How to write a middle-tier http API endpoint that can stream results as they arrive to the client?

The scenario is this - I have a frontend web-server that I'm writing in node.js. I have an as-yet-unwritten middle-tier internal-API layer written in, well, anything. The internal-API is the only thing allowed to talk to the data-store (which happens to be a relational database).

Disclaimer: I'm a node.js beginner.

node.js wants to do data-access asynchronously - that makes calls like Database.query.all inefficient, since the response callback wouldn't start until the whole list has been assembled. Documentation I've read suggests that instead, it'd be better to stream results one at a time to the client.

I would like to know how to write the frontend and middle-tier http internal-API such that I can take advantage of node.js' asynchronicity, here.

I guess the question is "how do I stream structured data over http"? I guess that's the feature of the internal API that I'm asking for support for.

Should I:

  • Get the frontend to ask for a list of IDs, then issue one request each to the backend? Sounds crude and chatty, plus I don't see a guarantee that the requests will return in the order that I want, so I'd have to wait 'til I had everything back at the frontend anyway..?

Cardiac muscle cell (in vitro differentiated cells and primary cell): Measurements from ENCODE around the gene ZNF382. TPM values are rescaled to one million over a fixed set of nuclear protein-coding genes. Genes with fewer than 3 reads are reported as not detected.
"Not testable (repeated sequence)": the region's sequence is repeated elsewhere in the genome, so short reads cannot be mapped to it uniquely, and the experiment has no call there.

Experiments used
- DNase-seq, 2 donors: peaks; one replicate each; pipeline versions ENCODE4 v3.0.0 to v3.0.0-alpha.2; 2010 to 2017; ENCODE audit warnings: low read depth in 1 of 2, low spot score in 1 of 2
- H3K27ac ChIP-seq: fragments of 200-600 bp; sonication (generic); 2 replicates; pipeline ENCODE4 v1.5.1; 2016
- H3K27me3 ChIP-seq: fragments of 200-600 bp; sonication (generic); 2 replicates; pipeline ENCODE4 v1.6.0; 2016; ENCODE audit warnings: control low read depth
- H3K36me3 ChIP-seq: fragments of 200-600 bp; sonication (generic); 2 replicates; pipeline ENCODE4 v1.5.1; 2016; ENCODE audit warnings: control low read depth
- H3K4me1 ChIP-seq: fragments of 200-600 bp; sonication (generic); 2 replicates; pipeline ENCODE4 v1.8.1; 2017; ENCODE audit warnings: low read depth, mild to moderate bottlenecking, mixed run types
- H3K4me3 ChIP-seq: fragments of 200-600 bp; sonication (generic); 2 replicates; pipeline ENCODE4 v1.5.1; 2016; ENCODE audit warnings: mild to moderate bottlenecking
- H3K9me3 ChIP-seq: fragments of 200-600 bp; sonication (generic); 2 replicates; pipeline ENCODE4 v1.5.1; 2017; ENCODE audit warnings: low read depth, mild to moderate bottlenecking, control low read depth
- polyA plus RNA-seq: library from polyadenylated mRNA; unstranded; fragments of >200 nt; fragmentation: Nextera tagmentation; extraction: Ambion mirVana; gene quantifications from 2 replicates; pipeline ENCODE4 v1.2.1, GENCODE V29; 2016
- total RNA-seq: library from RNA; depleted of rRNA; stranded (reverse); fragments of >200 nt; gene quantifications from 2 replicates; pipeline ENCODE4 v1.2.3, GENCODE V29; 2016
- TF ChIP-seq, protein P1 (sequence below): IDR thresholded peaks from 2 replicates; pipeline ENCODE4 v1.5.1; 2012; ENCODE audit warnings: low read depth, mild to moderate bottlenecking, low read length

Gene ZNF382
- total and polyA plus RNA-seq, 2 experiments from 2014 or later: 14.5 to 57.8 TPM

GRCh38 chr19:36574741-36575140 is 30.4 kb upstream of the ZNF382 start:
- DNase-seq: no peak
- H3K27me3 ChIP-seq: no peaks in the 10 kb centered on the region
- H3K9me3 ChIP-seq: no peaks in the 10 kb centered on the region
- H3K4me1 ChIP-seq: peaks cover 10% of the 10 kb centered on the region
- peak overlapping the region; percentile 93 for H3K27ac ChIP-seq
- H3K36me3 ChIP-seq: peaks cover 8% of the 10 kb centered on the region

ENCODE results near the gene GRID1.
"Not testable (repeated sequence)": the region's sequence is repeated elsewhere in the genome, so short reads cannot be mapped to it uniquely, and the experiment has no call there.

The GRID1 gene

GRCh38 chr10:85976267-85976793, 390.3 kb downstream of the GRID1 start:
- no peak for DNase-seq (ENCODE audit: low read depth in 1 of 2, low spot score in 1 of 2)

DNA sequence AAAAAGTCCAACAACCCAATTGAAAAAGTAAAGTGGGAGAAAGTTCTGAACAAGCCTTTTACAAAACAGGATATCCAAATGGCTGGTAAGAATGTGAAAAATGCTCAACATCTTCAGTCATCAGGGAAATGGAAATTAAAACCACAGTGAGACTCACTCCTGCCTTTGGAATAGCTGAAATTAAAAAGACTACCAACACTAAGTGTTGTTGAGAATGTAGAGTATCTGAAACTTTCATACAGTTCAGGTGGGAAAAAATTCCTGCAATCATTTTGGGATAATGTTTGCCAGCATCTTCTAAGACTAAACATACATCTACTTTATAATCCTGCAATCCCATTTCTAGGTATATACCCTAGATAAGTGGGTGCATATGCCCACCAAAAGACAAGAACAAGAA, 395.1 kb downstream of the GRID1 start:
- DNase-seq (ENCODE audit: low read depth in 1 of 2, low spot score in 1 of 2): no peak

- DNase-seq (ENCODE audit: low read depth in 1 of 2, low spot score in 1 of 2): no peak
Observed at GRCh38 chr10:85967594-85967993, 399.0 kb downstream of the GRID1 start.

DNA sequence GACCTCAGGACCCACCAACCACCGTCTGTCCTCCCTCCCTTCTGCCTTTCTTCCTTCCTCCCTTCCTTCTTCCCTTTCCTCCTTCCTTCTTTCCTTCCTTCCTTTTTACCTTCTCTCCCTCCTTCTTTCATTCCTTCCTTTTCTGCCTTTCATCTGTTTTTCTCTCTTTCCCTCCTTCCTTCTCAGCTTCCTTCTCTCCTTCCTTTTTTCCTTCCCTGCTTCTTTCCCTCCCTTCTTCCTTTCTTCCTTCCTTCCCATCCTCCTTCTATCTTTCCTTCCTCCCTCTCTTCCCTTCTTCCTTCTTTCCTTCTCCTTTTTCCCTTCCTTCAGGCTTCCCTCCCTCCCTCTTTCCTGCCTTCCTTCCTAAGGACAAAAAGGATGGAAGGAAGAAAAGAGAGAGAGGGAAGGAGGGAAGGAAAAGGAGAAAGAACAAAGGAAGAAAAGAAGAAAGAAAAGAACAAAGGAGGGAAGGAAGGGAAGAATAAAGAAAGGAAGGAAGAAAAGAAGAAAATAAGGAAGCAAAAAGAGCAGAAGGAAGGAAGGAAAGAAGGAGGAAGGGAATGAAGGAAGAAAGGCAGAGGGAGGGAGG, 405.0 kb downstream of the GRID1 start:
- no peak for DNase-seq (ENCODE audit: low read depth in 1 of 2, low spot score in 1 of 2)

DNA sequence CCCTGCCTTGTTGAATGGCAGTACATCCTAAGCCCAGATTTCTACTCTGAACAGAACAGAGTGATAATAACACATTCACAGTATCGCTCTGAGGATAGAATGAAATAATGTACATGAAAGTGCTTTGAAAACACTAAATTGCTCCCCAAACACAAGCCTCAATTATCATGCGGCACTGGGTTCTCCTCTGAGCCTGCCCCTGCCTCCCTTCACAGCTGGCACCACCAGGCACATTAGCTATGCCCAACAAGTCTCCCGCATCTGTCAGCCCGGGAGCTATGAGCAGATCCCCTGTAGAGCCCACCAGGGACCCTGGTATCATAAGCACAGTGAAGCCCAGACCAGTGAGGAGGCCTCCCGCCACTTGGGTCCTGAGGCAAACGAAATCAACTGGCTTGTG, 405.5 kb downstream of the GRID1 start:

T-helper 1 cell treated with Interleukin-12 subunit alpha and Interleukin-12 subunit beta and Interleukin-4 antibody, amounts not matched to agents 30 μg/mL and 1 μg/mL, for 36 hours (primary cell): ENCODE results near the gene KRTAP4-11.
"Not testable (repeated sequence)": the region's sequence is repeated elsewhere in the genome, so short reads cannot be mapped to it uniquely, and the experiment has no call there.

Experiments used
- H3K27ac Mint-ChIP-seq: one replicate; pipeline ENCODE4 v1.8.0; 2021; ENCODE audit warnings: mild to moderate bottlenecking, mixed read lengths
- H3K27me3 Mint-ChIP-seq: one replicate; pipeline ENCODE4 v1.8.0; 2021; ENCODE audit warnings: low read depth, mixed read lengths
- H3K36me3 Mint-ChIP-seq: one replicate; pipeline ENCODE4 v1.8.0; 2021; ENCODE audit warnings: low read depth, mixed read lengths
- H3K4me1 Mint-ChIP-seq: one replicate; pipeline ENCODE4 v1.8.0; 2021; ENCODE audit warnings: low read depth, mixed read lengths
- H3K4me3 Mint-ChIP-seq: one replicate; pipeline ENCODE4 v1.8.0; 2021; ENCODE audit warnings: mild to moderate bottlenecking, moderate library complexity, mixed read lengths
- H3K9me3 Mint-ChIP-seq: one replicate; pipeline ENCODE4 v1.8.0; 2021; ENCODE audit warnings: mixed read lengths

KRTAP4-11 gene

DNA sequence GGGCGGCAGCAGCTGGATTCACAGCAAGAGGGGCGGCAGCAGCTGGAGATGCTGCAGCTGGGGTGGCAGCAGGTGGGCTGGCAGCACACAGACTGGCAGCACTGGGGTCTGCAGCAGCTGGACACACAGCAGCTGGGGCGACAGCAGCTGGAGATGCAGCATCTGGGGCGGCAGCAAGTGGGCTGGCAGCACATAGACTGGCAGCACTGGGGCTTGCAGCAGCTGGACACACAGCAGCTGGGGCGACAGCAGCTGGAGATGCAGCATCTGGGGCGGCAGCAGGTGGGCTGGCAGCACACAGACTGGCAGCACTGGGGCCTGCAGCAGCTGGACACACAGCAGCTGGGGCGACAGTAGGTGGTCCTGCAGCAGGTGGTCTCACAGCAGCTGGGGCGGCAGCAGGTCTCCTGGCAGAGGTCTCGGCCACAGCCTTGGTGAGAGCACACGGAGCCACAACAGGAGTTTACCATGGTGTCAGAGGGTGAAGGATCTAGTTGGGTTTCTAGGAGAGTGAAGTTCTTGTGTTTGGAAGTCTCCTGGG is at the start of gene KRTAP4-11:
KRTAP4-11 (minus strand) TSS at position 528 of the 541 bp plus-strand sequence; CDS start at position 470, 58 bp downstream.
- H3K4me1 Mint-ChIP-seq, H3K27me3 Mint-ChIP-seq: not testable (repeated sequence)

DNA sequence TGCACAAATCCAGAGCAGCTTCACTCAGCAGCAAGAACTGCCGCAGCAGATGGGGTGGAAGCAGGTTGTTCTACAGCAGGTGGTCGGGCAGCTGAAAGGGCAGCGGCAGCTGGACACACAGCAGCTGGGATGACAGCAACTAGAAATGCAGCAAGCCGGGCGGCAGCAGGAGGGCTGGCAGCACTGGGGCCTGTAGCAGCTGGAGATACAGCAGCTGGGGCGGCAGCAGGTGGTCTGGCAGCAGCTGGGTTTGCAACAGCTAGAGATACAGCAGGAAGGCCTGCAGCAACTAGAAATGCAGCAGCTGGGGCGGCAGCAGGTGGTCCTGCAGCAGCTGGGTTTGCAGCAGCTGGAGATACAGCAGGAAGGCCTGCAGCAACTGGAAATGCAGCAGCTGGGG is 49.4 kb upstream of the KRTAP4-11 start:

• Get the frontend to make a series of requests against the internal API for pages of data, and treat each chunk as a stream-segment...?
  • Fetch only enough data for the first screen's worth, then request for subsequent chunks, writing each one to the end of the list as it arrives?
  • something cleverer!?

(Note: please don't say "get rid of the middle-tier so you can talk to the database directly" - that's not an option)

I am not sure what exactly you mean by "streaming"; from the ideas you give, it could be either interpreted as some HTTP server push or long polling technique, or simply making subsequent XHR requests.

Since you're using node, I recommend, which allows you to really push data to the browser whenever you want.

If you chose to go with XHRs, simply tell the browser what to request next.

If that doesn't fit you, and you want to use server push or long polling, response.write() seems the way to go. But you will probably run into problems with request timeouts and such.